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Europe Top News and Analysis Spain

  • Euros at an angle

    Here's the disturbing headline statistic: Portugal, Ireland, Greece, and Spain have sucked out 93 percent of the total liquidity taken from the ECB and other central banks.

  • leie river ghent belgium

    Belgium faces an important test Monday, when it aims to sell between 1.5 billion euros ($1.9 billion) and 2.5 billion euros worth of bonds in an auction that will indicate the level of investor confidence in the nation plagued by political turmoil and high levels of debt.

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    Fears of contagion from the euro zone crisis were running high Friday but correlations between markets suggested investors were not as afraid of a systemic crisis as they were back in May and June.

  • Ireland is actually in a better economic position than other struggling euro zone states, Chris Watling, managing director at Longview Economics, told CNBC Thursday.

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    European shares were set to open higher on Thursday, adding to gains in the previous session, and after Wall Street rose on upbeat economic data. 

  • How quickly could situation in Europe escalate? This market 'tell' may help you gauge if or when they near their tipping point.

  • Shoppers leave a store on 'Black Friday' in New York City.

    As shoppers hit the stores this Thanksgiving weekend, investors are likely to keep bidding up retail stocks even as some of those stocks hit multi-year or even all-time highs.

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    Things are getting better in the long term when it comes to the banks and Europe, H. Rodgin Cohen, senior chairman at the law firm Sullivan & Cromwell, told CNBC Wednesday.

  • EU building flags brussels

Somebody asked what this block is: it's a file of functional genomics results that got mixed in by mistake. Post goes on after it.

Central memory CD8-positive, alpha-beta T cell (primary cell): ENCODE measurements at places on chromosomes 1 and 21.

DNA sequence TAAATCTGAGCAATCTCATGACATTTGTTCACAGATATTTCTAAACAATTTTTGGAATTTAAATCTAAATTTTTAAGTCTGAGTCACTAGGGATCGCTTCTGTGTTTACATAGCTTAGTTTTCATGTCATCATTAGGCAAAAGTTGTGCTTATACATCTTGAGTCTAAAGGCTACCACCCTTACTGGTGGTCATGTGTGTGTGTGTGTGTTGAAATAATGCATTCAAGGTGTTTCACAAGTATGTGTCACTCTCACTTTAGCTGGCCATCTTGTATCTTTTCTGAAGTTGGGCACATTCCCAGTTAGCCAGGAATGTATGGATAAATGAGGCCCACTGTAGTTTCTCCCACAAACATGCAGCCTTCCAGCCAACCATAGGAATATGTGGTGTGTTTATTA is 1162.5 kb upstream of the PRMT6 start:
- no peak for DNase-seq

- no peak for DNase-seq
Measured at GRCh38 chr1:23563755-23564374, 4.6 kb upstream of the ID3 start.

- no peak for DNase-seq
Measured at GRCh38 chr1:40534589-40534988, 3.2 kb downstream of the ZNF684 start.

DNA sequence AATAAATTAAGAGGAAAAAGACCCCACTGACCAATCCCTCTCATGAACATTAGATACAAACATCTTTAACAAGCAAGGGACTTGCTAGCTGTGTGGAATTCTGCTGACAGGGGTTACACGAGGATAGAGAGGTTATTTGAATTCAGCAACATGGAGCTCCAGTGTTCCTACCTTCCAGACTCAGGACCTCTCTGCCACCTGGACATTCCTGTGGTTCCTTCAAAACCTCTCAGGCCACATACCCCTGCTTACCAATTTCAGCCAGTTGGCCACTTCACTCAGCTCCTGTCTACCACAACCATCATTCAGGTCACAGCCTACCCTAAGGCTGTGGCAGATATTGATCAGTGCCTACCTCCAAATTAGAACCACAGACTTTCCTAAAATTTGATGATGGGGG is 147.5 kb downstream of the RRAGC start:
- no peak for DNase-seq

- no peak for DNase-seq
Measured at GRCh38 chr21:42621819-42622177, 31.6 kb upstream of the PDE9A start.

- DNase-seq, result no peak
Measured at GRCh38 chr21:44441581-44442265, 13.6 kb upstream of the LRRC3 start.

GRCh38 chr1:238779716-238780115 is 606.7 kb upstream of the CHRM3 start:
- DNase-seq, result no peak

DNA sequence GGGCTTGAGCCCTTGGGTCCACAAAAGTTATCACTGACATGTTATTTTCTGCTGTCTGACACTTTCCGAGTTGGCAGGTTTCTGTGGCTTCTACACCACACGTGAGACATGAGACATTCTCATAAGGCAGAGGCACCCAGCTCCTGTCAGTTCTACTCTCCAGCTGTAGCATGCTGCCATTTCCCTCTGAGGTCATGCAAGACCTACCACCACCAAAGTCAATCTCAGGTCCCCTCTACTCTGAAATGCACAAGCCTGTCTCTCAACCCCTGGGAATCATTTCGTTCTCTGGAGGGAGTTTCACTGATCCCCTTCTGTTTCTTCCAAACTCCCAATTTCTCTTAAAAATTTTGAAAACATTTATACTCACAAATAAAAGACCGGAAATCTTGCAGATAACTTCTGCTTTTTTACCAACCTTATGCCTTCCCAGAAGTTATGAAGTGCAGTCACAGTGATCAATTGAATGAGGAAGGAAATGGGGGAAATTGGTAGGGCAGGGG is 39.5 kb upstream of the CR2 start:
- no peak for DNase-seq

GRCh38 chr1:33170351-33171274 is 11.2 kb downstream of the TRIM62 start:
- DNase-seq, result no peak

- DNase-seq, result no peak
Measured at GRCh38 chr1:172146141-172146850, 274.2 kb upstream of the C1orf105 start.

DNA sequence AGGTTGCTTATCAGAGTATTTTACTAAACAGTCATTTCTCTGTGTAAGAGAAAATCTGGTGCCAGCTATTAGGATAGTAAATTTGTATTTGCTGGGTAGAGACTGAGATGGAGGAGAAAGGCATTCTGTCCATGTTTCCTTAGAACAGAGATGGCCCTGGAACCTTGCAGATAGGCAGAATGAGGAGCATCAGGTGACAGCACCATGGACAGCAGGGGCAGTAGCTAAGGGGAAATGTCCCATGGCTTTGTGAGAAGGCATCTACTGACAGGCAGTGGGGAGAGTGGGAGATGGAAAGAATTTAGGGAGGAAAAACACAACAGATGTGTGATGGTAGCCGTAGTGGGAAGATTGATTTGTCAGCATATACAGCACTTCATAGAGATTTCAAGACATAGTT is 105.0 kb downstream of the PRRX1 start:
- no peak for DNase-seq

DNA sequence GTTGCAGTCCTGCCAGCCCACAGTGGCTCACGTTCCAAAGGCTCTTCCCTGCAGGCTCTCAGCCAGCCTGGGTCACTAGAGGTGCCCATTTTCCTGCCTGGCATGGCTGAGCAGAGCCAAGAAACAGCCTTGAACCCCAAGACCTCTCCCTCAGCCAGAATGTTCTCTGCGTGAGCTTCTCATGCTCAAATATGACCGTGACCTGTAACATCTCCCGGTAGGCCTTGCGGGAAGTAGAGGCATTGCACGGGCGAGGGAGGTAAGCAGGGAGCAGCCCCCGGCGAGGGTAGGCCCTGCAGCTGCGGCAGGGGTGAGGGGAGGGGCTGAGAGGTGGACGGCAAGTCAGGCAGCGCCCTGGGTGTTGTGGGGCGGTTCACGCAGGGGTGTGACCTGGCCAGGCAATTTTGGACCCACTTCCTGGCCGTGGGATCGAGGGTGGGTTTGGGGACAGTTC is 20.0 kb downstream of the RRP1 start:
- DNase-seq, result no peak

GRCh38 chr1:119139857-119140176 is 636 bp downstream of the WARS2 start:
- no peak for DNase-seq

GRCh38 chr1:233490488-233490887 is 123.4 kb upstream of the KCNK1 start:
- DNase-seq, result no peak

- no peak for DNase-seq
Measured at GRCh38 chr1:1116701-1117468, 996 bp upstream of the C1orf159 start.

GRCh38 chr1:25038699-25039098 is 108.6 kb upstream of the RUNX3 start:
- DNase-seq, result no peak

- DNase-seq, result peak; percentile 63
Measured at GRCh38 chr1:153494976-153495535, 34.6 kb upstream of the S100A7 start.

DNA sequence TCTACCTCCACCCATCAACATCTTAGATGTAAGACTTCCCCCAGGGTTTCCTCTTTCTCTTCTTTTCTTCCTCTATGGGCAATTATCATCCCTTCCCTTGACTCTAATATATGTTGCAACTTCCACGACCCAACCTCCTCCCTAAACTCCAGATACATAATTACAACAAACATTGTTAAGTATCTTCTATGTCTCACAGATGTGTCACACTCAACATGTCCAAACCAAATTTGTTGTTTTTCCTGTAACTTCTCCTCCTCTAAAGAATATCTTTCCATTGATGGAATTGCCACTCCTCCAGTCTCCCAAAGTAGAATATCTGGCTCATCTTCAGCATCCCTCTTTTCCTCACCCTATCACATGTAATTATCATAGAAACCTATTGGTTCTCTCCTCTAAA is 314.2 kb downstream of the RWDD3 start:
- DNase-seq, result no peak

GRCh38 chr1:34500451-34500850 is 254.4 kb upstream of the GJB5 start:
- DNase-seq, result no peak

Ireland faces an uphill struggle to survive the turmoil currently plaguing it, and the rest of Europe will need to stand by the country if it wants to avoid the debt crisis spreading further across the region, Mohamed El-Erian, CEO and co-CIO of Pimco wrote in a commentary piece for the Financial Times on Wednesday.

  • Traders sit in front of their screens at the stock exchange in Frankfurt/Munich, western Germany.

    Financial bookmakers expect to see Europe's top indexes rising on Wednesday, with resource-related shares finding support in rising metal and commodity prices.

  • Japan will be forced to take austerity measures similar to those embarked upon in many European countries, but Prime Minister Naoto Kan’s five-month-old government has so far failed to take decisive action to get Japan’s economy back on track, Tobias Harris, author of "Observing Japan" said.

  • The biggest bailout the European Union will have to do if it comes to it will be Spain and it is worrying that there is not a set mechanism on how to go about it, Cornelia Meyer, CEO & Chairman, MRL Corporation, told CNBC Monday.

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    When European Union (EU) leaders provided a bailout for Greece last May, they no doubt “did the right thing.” But in the process, they not only broke the spirit of the EU Treaty, but also set themselves up for the future challenge of reining in moral hazard.

  • A trader sits in front of a board displaying Germany's share index DAX at the stock exchange in Frankfurt/Munich, western Germany.

    European shares are indicated to open flat Friday, ahead of a conference at the European Central Bank in Frankfurt where Fed Chairman Ben Bernanke and ECB President Jean-Claude Trichet will both speak.

  • annuities

    Clearing house LCH Clearnet doubled its margin requirement for Irish government bonds Wednesday, reacting to fears over uncertainty regarding the country's debt issues, which pushed yields on Irish debt higher.

  • Google says its mapping service erred by attributing a disputed islet off North Africa first to Morocco, then Spain, when it currently belongs to neither.

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    The United States should tax purchases of yen, yuan and euro used to import goods from those three economies. Set it at about 40 percent until the Gang of Three agrees to acceptable exchange rate reforms.

  • Nouriel Roubini

    The European Central Bank should worry less about the “phantom risk” of inflation and instead focus on the rising threat of deflation which could result from a currency war, economist Nouriel Roubini said in an article for Roubini Global Economics clients.

  • Despite the euro zone's recovery still looking very fragile, the central bank's key playmakers seem determined to talk about pushing policy back onto a more "normal" footing.

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    A combination of better data than expected, China’s pledge to buy the country’s bonds and hopes that international bail-out loans will be extended have boosted investor sentiment. The Financial Times reports.